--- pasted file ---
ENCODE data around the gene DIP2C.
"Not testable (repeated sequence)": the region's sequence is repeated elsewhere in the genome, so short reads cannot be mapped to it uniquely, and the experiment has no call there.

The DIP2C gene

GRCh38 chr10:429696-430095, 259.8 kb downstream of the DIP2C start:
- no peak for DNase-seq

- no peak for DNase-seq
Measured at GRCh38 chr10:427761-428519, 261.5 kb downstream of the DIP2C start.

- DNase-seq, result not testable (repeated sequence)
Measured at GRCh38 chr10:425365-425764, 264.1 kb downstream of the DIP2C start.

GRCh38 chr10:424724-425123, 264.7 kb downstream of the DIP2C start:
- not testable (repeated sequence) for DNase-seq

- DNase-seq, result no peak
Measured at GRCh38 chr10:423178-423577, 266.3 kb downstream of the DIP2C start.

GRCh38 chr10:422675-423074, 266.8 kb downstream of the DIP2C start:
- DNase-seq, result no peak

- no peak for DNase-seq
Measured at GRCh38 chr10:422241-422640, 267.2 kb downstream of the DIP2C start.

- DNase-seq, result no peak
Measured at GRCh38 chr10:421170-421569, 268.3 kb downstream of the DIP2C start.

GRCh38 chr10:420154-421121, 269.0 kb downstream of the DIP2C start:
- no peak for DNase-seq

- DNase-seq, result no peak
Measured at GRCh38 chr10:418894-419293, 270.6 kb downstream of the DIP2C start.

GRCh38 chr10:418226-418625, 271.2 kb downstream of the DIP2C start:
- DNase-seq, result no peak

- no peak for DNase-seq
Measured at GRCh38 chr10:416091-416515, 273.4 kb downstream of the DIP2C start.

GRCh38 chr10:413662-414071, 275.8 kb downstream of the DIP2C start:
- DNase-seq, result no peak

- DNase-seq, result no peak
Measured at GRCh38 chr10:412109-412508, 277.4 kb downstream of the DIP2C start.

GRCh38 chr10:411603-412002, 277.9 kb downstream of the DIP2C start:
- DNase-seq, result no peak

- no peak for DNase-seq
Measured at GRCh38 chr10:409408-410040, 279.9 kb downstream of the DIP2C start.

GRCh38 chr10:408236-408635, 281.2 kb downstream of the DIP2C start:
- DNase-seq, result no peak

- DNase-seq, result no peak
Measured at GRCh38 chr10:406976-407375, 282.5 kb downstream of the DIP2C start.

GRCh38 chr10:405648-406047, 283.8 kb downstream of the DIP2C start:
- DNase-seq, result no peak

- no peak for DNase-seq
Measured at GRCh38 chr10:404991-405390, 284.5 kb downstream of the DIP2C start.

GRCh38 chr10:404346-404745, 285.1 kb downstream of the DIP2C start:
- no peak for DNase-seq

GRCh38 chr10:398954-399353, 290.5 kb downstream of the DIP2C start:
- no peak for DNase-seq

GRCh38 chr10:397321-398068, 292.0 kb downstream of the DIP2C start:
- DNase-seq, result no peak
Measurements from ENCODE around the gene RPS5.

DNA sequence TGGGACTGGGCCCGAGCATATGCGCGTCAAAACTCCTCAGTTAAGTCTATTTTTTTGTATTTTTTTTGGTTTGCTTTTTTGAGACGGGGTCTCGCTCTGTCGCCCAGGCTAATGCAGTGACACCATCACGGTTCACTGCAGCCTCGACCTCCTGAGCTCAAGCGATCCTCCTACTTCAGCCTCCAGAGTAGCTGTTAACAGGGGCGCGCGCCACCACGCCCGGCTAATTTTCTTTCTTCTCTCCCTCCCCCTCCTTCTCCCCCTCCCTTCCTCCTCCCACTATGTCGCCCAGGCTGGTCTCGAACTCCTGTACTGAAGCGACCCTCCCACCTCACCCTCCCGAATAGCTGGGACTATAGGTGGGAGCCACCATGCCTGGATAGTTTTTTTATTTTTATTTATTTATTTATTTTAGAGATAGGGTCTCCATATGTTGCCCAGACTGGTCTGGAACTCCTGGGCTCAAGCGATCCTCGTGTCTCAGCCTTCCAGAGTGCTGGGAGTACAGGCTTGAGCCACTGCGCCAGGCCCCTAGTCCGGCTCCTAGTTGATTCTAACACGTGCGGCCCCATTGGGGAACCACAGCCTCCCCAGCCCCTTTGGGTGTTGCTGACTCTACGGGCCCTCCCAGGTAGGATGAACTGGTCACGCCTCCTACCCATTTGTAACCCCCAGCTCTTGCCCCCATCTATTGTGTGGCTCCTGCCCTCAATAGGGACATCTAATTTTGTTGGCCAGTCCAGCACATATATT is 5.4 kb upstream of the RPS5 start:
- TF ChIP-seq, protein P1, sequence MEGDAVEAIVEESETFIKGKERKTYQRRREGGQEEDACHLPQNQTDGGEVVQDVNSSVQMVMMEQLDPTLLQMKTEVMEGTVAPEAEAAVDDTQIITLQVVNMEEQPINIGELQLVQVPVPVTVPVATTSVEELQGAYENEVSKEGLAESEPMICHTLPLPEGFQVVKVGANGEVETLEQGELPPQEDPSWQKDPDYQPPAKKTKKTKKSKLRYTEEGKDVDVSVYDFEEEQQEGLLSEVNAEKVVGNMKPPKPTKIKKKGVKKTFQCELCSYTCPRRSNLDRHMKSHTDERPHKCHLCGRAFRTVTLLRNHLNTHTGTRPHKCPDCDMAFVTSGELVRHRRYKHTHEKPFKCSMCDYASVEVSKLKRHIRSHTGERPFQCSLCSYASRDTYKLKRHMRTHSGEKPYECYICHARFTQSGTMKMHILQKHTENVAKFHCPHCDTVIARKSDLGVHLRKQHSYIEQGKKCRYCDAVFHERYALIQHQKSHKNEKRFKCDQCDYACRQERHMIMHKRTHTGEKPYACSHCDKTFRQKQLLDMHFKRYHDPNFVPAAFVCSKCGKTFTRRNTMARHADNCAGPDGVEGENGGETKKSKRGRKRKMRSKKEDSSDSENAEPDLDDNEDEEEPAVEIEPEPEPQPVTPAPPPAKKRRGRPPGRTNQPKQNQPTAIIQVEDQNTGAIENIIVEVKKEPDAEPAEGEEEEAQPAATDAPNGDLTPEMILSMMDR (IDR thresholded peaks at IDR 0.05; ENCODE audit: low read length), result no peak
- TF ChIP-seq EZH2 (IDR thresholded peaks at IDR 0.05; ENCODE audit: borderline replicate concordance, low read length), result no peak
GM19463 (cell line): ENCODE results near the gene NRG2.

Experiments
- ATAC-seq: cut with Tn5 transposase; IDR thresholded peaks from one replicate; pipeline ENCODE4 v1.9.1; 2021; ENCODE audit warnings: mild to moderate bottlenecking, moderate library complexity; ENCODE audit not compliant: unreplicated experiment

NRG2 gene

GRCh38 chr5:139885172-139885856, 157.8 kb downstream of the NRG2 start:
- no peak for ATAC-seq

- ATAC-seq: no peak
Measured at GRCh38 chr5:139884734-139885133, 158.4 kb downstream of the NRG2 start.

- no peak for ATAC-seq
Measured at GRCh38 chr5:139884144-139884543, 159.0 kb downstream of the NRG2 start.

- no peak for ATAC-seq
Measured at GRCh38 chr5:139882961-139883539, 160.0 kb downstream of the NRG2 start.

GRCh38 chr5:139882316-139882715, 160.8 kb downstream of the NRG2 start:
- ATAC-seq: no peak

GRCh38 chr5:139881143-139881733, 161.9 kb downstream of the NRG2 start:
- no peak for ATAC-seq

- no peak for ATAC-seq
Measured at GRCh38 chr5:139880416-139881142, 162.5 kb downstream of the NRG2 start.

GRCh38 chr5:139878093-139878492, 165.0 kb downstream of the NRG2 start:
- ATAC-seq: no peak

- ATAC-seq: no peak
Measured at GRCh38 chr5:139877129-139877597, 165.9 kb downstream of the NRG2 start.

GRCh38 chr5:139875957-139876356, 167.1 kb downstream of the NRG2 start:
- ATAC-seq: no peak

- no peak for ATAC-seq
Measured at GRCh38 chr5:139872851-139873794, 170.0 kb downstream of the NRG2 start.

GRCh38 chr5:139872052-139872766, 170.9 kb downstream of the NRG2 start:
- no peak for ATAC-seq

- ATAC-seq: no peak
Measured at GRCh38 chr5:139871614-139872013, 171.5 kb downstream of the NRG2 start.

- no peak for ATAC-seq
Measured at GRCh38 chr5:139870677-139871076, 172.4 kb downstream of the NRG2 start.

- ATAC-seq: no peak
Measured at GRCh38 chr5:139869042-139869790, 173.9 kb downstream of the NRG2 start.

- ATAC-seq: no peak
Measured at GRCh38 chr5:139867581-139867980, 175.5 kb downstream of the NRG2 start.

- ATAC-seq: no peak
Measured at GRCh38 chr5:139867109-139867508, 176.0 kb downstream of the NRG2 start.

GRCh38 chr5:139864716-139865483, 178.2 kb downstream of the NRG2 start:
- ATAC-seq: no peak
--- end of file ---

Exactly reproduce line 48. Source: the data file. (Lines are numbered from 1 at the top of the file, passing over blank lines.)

GRCh38 chr10:397321-398068, 292.0 kb downstream of the DIP2C start: